Russia urges calm following gunfight in Korean peninsula

Soldiers from a South Korean army armoured division take part in an annual river-crossing exercise against a possible attack from North Korea on the Han river in Yeoju, about 100 km (62 miles) southeast of Seoul, November 23, 2010
An artillery attack on a disputed island in the Yellow Sea by the North Korean military leaves one South Korean marine dead, four wounded and tensions high.

North Korea on Tuesday launched up to 200 artillery shells at an inhabited South Korean island, prompting South Korea to return fire, Seoul's military and media reports said.

South Koreans awoke this morning to the news that one of their marines had been killed in the attack on Yeonpyeong Island, which is situated in the Yellow Sea just 7.5 miles (12 kilometers) from the North Korean coast and about 60 miles (100 kilometers) to the west of the coast.

YTN television reported that several buildings were on fire and shells were still falling on the island. At least 12 people were injured.

South Korea, which was engaged in war games at the time of the incident, returned fire, launching about 80 rounds of artillery towards North Korea, Colonel Lee Bung-woo, spokesman for the South Korean Joint Chiefs of Staff, told local media.

The South Korean air force also scrambled combat aircraft, including F-16 fighter jets to the region.

South Korean President Lee Myung-bak called an emergency session of his security ministries, and ordered officials to make sure that the conflict would not escalate.

The Russian Foreign Ministry called for both sides to show restraint and not allow the incident to escalate.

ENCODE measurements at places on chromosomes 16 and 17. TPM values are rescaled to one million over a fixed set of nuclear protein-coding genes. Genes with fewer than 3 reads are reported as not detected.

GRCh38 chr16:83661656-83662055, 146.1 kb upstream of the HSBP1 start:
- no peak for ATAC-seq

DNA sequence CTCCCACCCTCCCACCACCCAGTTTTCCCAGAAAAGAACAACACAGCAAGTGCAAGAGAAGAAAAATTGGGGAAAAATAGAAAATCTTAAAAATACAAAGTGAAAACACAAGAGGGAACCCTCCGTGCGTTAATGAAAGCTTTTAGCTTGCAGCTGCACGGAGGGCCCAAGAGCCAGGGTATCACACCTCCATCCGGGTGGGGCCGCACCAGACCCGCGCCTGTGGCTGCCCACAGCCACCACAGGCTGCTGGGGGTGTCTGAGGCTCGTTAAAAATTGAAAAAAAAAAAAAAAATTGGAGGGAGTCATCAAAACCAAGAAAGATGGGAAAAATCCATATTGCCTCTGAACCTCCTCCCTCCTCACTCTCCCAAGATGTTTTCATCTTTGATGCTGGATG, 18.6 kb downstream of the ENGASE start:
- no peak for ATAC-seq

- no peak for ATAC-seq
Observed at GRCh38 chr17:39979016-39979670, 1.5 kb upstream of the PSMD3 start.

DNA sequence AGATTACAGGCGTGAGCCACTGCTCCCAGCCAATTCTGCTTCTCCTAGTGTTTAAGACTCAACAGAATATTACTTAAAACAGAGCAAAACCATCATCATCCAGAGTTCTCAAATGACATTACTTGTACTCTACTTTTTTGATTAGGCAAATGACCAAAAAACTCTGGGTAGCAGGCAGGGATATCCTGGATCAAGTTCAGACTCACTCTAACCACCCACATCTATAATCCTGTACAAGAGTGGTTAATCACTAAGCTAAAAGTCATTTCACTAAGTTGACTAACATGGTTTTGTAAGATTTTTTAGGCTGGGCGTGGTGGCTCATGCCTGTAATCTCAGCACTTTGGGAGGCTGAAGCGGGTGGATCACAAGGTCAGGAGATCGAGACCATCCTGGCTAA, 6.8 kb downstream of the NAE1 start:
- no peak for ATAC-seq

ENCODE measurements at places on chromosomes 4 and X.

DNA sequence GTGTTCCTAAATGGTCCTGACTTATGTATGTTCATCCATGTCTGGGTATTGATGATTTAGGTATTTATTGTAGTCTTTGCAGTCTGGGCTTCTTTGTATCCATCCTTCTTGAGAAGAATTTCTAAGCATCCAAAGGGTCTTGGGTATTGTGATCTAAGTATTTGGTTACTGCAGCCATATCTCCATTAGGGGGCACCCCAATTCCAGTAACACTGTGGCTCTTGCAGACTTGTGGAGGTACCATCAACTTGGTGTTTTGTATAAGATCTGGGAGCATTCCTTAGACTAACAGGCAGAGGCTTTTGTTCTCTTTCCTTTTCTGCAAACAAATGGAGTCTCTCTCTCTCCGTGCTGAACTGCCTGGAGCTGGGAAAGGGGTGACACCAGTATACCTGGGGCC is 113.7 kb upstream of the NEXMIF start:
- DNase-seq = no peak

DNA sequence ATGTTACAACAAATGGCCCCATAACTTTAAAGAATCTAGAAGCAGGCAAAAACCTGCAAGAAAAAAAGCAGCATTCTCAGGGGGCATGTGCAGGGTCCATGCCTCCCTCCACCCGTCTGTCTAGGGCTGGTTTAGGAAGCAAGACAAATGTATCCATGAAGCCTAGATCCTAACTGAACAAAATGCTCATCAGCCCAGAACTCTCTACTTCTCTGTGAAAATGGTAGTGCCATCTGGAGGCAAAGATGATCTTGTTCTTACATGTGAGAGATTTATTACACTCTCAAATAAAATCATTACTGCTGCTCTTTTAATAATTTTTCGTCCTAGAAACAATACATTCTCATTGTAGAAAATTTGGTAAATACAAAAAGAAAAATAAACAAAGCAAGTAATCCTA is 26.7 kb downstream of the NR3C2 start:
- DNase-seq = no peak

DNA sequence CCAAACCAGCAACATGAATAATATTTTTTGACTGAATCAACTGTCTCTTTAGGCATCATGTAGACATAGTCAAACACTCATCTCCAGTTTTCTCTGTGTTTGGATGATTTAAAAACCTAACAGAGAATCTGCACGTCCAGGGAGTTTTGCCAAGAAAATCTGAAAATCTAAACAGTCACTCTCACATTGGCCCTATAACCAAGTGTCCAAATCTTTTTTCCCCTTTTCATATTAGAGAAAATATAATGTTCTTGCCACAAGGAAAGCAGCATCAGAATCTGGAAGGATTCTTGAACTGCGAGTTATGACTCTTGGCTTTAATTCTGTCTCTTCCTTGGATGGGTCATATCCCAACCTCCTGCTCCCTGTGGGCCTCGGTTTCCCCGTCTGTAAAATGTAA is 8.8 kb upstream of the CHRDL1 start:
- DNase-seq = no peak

"We believe the use of force is an unacceptable path. Any disputes in relations between the North and the South must be settled politically and diplomatically," the source said, as reported by Itar-Tass.

He also emphasized that Moscow urges both sides "to demonstrate restraint and peace".

The unpredictability of the North Korean leadership raises concerns about  the security of Russia's Far East region, said Mikhail Margelov,  head of the Federation Council Committee for International Affairs.

After the incident  involving the South Korean Navy corvette, the Korean peninsula found itself  "in a negotiating vacuum," Margelov told Interfax, stressing that the situation presents a real danger to Russia's security.

"The unpredictability of Pyongyang, which is working hard on [developing] nuclear weapons, poses a threat far beyond the borders of the Korean peninsula and the Far East," Margelov said. "Such behavior by the Pyongyang leadership raises concerns for the security of our country's entire Far East region."

The attack against the South Korean island only proves the danger of the overall situation, he added.

Indeed, some officials in Moscow are asking why so much international attention is being given to Iran, a country that has no nuclear weapons, as opposed to North Korea, which has proven itself to be rather trigger happy these days.

Meanwhile, South Korea's defence ministry on Tuesday ruled out the redeployment of US nuclear weapons on its territory as a deterrent against North Korea.